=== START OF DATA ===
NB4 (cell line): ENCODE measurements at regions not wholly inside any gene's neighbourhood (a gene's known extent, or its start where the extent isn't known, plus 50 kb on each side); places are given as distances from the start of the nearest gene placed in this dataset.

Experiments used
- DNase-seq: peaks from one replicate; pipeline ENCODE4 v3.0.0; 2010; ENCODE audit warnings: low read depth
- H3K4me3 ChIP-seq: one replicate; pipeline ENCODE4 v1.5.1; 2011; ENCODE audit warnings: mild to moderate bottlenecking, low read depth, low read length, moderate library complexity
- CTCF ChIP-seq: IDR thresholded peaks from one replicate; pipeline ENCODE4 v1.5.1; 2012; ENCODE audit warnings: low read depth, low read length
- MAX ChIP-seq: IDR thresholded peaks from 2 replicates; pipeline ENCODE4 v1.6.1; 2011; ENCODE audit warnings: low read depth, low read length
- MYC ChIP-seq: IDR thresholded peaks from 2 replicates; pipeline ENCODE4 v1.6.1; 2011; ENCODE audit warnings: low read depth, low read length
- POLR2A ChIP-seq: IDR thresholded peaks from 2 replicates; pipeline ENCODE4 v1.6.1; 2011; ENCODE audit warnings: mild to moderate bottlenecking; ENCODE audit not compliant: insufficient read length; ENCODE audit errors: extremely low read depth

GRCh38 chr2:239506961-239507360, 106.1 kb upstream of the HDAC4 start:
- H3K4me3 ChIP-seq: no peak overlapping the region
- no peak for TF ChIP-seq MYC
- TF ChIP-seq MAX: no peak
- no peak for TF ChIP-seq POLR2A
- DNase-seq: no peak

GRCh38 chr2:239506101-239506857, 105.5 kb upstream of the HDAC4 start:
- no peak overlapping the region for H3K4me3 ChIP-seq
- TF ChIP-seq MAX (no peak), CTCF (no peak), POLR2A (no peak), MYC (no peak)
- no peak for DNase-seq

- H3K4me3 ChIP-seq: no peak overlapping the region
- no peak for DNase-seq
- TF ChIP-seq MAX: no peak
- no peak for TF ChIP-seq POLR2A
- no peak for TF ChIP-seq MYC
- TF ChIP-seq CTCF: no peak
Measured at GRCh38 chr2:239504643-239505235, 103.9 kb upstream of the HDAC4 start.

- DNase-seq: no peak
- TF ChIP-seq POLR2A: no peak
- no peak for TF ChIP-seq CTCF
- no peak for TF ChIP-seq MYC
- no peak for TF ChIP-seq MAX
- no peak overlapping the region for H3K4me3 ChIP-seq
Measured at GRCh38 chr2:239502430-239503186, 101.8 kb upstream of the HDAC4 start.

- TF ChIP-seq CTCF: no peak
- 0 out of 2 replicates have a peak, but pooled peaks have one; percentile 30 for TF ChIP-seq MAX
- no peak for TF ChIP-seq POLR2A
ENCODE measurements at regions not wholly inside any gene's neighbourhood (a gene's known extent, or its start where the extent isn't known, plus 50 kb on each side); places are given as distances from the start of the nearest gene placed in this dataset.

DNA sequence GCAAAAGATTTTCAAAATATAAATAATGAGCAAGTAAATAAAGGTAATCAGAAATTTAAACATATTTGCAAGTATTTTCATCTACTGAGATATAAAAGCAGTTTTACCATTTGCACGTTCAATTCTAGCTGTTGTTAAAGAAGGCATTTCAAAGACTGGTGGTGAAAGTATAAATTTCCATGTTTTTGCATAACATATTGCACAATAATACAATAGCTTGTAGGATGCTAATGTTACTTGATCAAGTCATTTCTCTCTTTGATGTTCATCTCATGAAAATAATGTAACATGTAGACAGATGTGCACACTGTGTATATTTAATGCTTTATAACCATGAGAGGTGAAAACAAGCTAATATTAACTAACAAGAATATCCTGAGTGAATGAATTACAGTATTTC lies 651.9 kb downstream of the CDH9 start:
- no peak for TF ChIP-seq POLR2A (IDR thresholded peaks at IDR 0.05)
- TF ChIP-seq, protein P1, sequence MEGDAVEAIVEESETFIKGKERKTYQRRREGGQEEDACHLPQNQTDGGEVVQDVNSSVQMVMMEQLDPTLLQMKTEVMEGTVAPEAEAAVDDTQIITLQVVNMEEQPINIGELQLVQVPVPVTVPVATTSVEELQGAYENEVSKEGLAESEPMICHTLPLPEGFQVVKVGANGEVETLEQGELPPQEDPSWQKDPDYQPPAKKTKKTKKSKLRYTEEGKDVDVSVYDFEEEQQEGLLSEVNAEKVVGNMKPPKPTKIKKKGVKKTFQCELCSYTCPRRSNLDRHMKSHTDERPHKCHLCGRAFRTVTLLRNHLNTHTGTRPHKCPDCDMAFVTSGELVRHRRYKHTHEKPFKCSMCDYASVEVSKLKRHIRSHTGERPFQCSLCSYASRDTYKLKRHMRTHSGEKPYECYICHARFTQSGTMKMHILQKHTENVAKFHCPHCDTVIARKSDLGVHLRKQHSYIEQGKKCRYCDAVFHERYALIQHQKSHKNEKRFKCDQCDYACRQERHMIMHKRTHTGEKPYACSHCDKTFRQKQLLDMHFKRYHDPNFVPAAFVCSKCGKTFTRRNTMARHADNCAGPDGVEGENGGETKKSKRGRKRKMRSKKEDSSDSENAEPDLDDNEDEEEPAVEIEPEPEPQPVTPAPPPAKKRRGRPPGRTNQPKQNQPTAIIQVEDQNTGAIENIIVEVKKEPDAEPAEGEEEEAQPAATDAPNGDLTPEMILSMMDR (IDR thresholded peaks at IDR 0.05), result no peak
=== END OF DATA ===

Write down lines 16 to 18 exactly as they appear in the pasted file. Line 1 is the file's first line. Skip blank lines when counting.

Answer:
- no peak overlapping the region for H3K4me3 ChIP-seq
- TF ChIP-seq MAX (no peak), CTCF (no peak), POLR2A (no peak), MYC (no peak)
- no peak for DNase-seq